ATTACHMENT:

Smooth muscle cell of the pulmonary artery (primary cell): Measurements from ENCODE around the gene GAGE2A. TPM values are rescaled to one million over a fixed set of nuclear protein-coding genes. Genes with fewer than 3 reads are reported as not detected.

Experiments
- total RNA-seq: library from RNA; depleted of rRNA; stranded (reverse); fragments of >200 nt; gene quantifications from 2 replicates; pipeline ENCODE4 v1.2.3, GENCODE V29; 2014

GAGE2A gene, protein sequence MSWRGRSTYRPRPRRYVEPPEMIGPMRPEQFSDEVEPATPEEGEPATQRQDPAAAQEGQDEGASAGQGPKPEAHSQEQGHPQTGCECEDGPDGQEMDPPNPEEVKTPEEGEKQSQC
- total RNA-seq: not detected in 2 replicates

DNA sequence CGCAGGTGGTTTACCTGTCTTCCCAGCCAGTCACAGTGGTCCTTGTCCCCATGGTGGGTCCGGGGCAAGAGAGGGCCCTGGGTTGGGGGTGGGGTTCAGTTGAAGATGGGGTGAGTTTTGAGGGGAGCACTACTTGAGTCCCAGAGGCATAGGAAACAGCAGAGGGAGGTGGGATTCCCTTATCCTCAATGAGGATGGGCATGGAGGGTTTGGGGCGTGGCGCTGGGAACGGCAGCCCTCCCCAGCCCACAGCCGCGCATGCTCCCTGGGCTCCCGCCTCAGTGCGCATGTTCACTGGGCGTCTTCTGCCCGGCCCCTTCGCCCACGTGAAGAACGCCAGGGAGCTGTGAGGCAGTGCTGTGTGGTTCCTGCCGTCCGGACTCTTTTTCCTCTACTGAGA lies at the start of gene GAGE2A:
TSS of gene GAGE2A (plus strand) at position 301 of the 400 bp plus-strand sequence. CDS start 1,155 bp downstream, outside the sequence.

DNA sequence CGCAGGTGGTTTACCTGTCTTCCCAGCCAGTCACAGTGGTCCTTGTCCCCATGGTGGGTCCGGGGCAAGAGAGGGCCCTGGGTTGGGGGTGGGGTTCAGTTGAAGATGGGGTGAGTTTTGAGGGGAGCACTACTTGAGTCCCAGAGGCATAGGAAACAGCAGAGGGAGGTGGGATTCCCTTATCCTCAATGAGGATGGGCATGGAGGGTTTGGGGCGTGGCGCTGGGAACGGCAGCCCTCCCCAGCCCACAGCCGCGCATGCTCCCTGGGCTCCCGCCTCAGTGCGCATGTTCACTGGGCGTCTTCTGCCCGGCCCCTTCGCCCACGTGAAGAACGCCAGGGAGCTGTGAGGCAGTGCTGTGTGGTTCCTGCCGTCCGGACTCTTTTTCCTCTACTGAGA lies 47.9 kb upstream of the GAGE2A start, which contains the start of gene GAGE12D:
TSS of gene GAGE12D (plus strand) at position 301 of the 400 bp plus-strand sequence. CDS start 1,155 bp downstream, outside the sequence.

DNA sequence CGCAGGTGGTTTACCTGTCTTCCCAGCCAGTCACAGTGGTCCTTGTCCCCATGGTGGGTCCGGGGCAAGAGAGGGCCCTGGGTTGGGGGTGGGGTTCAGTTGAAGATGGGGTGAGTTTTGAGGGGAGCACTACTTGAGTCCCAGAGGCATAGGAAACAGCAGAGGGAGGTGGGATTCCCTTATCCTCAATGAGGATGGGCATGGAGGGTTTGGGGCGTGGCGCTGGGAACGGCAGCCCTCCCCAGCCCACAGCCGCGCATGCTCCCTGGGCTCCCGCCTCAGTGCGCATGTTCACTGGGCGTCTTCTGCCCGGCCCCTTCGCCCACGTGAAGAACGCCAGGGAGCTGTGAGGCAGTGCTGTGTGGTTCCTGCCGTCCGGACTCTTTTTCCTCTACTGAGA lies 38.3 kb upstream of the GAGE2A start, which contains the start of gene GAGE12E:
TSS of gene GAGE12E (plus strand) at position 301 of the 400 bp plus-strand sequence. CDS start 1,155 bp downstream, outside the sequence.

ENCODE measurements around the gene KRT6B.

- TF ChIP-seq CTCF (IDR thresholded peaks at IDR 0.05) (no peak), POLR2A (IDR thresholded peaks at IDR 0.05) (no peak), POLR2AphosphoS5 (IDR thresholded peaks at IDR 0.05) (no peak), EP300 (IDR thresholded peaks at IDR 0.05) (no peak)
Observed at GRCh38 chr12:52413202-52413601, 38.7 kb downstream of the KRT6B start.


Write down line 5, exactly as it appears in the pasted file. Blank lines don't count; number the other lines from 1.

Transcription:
- total RNA-seq: not detected in 2 replicates